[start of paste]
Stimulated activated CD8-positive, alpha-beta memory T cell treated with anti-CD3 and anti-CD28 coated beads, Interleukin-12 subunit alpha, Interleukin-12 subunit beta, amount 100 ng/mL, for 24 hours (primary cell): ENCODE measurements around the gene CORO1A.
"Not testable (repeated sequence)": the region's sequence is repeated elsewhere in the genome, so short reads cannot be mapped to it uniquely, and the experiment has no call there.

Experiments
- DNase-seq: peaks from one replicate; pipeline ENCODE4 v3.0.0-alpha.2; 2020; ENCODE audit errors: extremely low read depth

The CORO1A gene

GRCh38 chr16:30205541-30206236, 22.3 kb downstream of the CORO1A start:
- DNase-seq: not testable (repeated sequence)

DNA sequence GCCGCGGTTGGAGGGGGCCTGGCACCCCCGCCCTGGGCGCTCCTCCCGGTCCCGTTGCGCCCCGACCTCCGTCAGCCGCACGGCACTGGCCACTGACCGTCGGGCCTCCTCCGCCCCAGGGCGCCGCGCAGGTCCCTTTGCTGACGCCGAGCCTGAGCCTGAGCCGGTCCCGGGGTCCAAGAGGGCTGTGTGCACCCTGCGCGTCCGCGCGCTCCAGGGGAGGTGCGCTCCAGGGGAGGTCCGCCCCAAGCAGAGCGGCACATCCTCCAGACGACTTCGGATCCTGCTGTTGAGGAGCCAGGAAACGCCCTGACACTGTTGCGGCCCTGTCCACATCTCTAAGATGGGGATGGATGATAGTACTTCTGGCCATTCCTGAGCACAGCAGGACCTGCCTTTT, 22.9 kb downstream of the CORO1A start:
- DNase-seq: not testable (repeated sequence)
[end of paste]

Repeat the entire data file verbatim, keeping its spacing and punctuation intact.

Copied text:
Stimulated activated CD8-positive, alpha-beta memory T cell treated with anti-CD3 and anti-CD28 coated beads, Interleukin-12 subunit alpha, Interleukin-12 subunit beta, amount 100 ng/mL, for 24 hours (primary cell): ENCODE measurements around the gene CORO1A.
"Not testable (repeated sequence)": the region's sequence is repeated elsewhere in the genome, so short reads cannot be mapped to it uniquely, and the experiment has no call there.

Experiments
- DNase-seq: peaks from one replicate; pipeline ENCODE4 v3.0.0-alpha.2; 2020; ENCODE audit errors: extremely low read depth

The CORO1A gene

GRCh38 chr16:30205541-30206236, 22.3 kb downstream of the CORO1A start:
- DNase-seq: not testable (repeated sequence)

DNA sequence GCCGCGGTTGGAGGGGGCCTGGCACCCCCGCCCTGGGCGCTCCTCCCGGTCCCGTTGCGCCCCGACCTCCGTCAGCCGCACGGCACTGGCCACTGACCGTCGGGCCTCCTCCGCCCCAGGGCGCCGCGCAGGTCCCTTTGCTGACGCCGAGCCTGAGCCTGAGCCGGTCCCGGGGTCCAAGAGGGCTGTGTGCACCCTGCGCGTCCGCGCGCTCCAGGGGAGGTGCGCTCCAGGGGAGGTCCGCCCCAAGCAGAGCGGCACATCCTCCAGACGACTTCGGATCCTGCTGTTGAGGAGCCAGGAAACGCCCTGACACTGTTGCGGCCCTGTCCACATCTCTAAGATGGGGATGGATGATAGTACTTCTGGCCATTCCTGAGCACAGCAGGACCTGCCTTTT, 22.9 kb downstream of the CORO1A start:
- DNase-seq: not testable (repeated sequence)